- Decide how (if at all) you can eliminate these based on receiving a regular fee.
Shipping fees tend to dominate this area. So most ecommerce loyalty programs will be focused on eliminating this.
Of course, Amazon Prime is the perfect example here:
And it works too – a recent CIRP study revealed that Prime members spend an average of $1,300 per year with Amazon, compared to just $700 for non-Prime customers.
Setting up your own Prime could be a tad ambitious. But some form of paid-for loyalty program is definitely an option.
Best for: Businesses that thrive on highly frequent, repeat purchases with a small number (or even just one) main purchase barrier(s).
Best loyalty programs examples
Just like anything, there are both good and bad retail loyalty programs out there.
Here’s a look at a few of the best loyalty programs examples we could find to help spark ideas for creating or improving yours:
1) Topps Now
Topps is a sports memorabilia retailer who run an amazing loyalty program – Topps Now.
They have a basic points system where you get discounts based on how many points you’ve collected:
But then also roll this into a tiered program that’s perfectly in line with their sports theme. The more loyal you are, they more points you get per $ spent:
With cool bonus rewards too:
Topps even give bonus points to encourage referrals and social media engagement:
All in all – it’s simple to join, the terms are easy to understand and members are genuinely rewarded with something meaningful.
2) TOMS Passport Rewards
TOMS is an apparel retailer with a world traveller theme and a dedication to improving the lives of those less fortunate.
And their Passport Rewards program does a great job communicating this while still encouraging more regular purchasing from customers:
They have two levels. The first being a basic points collecting system:
With the second offering massive extra bonuses:
The great thing about this program is TOMS’s acknowledgment of the power of free shipping. And their desire to reward hyper-loyal customers with this for an entire year.
3) Lids Access Pass
Lids are a sports apparel retailer mainly focusing on sports hats and caps with their own retail loyalty program called Access Pass:
The program has a free version and an upgraded one based on a small annual fee:
Even at just $6 a year, the fee gets customers committed to the Lids brand. And likely to want to justify their membership through making more purchases.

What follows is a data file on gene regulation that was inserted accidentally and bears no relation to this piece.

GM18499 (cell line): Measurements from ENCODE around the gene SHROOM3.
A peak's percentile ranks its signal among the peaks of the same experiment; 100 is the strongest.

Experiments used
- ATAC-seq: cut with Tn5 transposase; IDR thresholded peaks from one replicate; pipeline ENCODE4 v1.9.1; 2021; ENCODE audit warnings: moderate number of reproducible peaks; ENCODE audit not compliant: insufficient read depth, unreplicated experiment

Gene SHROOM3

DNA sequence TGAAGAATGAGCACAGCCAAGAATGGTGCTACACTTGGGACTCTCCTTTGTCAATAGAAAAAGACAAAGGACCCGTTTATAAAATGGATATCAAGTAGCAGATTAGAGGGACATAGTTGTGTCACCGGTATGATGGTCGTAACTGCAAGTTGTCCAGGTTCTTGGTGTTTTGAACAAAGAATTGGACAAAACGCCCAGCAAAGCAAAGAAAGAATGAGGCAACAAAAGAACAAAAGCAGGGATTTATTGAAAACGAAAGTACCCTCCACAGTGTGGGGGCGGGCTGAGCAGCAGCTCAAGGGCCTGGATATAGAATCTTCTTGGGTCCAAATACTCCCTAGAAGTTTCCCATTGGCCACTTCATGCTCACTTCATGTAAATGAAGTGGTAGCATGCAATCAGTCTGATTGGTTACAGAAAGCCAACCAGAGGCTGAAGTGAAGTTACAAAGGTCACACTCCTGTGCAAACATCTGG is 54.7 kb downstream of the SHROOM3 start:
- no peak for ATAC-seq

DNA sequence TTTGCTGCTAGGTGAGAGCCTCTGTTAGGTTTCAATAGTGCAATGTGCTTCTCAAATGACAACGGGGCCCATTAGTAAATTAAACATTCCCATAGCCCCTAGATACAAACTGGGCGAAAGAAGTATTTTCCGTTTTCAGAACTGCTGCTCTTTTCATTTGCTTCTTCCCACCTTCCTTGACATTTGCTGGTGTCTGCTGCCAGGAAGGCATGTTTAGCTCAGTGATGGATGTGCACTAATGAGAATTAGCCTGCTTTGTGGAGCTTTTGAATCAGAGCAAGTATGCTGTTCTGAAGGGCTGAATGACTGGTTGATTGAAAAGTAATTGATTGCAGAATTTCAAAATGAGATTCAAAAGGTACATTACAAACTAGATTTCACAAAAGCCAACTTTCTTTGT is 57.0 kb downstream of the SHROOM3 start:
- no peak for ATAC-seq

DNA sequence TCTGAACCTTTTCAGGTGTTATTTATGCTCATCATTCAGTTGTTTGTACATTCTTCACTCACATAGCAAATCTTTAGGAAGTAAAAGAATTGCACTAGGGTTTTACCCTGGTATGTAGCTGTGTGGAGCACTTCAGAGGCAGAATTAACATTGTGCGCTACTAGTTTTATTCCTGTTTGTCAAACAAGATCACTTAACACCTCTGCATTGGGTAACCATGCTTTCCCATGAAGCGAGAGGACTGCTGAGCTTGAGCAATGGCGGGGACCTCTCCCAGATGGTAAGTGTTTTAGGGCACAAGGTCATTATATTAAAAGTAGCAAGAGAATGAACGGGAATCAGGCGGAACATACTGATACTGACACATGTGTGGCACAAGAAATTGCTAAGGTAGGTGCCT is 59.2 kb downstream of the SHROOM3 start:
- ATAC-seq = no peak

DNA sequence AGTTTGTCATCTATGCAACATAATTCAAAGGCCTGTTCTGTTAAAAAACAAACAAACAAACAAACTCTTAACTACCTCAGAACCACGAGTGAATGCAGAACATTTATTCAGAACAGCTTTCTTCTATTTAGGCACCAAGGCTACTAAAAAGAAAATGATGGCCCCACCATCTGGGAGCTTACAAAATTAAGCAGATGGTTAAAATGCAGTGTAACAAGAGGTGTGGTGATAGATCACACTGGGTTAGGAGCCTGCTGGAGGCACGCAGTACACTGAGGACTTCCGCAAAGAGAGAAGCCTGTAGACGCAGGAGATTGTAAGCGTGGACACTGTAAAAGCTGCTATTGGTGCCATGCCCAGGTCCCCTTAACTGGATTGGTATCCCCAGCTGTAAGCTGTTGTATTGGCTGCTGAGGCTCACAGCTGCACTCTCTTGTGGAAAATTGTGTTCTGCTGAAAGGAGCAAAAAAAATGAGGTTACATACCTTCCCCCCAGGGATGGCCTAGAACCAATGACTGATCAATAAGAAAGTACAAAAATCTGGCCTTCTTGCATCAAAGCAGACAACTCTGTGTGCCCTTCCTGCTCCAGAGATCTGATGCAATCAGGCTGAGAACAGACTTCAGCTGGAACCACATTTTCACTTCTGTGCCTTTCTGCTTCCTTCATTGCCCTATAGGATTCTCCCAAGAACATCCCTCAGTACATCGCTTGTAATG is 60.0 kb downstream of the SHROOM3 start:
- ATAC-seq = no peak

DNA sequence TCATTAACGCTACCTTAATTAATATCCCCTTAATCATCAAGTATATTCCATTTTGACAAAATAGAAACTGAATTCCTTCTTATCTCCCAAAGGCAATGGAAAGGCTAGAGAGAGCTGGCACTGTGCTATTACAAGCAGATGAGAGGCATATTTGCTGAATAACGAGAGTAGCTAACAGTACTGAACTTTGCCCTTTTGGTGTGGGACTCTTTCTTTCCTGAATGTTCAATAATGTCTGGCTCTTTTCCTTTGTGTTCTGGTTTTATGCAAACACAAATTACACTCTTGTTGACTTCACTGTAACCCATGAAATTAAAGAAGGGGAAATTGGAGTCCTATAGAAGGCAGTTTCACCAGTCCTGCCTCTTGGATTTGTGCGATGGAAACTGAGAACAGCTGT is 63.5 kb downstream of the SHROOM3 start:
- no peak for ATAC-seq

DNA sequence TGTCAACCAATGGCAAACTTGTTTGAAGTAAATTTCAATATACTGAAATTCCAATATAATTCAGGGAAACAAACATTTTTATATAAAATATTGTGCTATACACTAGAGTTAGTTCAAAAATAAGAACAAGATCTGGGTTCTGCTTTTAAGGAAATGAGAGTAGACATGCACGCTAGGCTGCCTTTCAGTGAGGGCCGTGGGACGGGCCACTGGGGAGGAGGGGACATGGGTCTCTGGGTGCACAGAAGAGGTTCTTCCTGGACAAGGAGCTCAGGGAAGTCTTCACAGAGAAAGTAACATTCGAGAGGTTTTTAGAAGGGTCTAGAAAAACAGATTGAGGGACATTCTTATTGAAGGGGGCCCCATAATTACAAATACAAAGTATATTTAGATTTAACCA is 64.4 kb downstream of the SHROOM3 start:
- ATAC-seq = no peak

On top of this, the Access Pass mobile app ensures Lids is always on customers’ phones (and therefore top of mind). Allowing them to manage their rewards, find nearest stores and explore new inventory.
Measuring ROI of retail loyalty programs
The end goal here is always to increase customer lifetime value and, ultimately, profits. So it’s imperative to keep track of and measure the success of any retail or ecommerce loyalty programs.
There’s no point having a hugely popular program that gives away more than it brings back from each customer.
Keeping an eye on these key metrics will help you decipher how well your program is doing.
1) Purchase frequency
The whole point of retail loyalty programs is to get customers buying more often.
And so purchase frequency is a perfect KPI for this. It measures how often the average customer makes a purchase over a given time period (usually a year).
Comparing this for both members and non-members of your loyalty program should give a clear indication to how well it’s working.
The equation itself is pretty simple:
2) Customer lifetime value (CLTV)
Knowing the average lifetime value of your customers is great for two reasons:
- You can compare member vs non-member CLTV and see how it’s improving over time as a result of your loyalty programs.
- It gives an indication as to how much value you can give back in your loyalty programs while still staying profitable.
The figure comes from past sales performance. So the more historical data you have, the more reliable your CLTV figure will be.
Harvard Business School have a pretty useful tool here to help determine CLTV.
Getting retail loyalty programs right is going to be individual and specific to your business.
But using the ideas and examples in this blog post should help you get on track for building the perfect one.
Just make sure it’s beneficial for everyone involved. Then communicate it in a way that reaches as many customers as possible yet is easy to understand.
Do you have a retail loyalty program set up now? Let us know how it’s working out for you in the comments below.